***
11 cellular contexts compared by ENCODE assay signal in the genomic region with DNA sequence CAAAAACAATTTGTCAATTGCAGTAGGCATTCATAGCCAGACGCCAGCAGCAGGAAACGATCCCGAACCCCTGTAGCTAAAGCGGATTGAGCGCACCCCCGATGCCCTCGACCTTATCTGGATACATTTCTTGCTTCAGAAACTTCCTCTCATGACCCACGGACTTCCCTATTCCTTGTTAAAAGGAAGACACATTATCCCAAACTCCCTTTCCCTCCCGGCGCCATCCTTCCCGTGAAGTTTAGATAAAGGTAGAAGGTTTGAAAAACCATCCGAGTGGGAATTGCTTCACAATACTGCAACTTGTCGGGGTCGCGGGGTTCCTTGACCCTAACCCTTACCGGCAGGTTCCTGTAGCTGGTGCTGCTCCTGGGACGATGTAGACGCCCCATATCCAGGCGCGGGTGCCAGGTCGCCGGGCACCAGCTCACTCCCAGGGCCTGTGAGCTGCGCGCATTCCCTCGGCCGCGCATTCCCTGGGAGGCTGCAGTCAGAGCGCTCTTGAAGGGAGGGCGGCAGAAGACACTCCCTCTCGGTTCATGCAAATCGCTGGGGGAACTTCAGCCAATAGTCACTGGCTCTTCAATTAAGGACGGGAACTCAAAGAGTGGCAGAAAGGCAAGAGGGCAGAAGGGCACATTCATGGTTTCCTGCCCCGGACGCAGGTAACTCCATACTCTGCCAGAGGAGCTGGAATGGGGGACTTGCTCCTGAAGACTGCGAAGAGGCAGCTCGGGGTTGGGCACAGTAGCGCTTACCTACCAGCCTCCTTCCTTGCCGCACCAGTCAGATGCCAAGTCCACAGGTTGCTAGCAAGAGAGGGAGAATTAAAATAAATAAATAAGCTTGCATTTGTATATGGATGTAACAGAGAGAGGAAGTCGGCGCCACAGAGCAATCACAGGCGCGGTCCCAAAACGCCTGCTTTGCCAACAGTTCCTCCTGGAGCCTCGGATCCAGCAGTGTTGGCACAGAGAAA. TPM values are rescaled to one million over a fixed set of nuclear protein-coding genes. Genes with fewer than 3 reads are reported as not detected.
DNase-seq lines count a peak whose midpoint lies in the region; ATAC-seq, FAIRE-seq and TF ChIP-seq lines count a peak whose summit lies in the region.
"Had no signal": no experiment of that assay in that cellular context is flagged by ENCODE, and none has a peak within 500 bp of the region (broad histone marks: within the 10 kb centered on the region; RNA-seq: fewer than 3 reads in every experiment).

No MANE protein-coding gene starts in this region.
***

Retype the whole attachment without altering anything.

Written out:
11 cellular contexts compared by ENCODE assay signal in the genomic region with DNA sequence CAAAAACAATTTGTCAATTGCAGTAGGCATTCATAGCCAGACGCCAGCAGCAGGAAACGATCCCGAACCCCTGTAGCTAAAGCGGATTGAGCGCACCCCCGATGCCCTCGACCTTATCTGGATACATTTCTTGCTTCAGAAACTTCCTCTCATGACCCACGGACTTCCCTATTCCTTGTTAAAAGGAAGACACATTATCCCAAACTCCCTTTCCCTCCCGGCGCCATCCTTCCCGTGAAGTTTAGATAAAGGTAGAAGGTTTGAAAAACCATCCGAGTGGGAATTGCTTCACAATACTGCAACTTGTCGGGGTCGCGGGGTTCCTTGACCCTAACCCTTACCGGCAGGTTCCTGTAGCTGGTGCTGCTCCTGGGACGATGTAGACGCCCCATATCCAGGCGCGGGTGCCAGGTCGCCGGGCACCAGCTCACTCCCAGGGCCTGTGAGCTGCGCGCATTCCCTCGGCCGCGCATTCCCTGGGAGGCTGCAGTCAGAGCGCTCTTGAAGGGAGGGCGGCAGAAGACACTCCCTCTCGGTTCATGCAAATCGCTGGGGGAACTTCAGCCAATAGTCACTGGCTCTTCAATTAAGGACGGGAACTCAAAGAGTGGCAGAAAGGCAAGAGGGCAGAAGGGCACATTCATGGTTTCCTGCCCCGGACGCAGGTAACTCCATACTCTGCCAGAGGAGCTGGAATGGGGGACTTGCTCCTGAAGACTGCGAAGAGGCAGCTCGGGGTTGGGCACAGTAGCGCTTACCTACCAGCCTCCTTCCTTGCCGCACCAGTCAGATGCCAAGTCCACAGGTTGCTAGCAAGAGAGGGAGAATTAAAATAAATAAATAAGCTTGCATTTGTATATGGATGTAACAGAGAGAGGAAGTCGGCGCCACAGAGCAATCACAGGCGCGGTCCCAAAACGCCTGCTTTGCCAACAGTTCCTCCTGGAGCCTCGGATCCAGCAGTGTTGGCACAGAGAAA. TPM values are rescaled to one million over a fixed set of nuclear protein-coding genes. Genes with fewer than 3 reads are reported as not detected.
DNase-seq lines count a peak whose midpoint lies in the region; ATAC-seq, FAIRE-seq and TF ChIP-seq lines count a peak whose summit lies in the region.
"Had no signal": no experiment of that assay in that cellular context is flagged by ENCODE, and none has a peak within 500 bp of the region (broad histone marks: within the 10 kb centered on the region; RNA-seq: fewer than 3 reads in every experiment).

No MANE protein-coding gene starts in this region.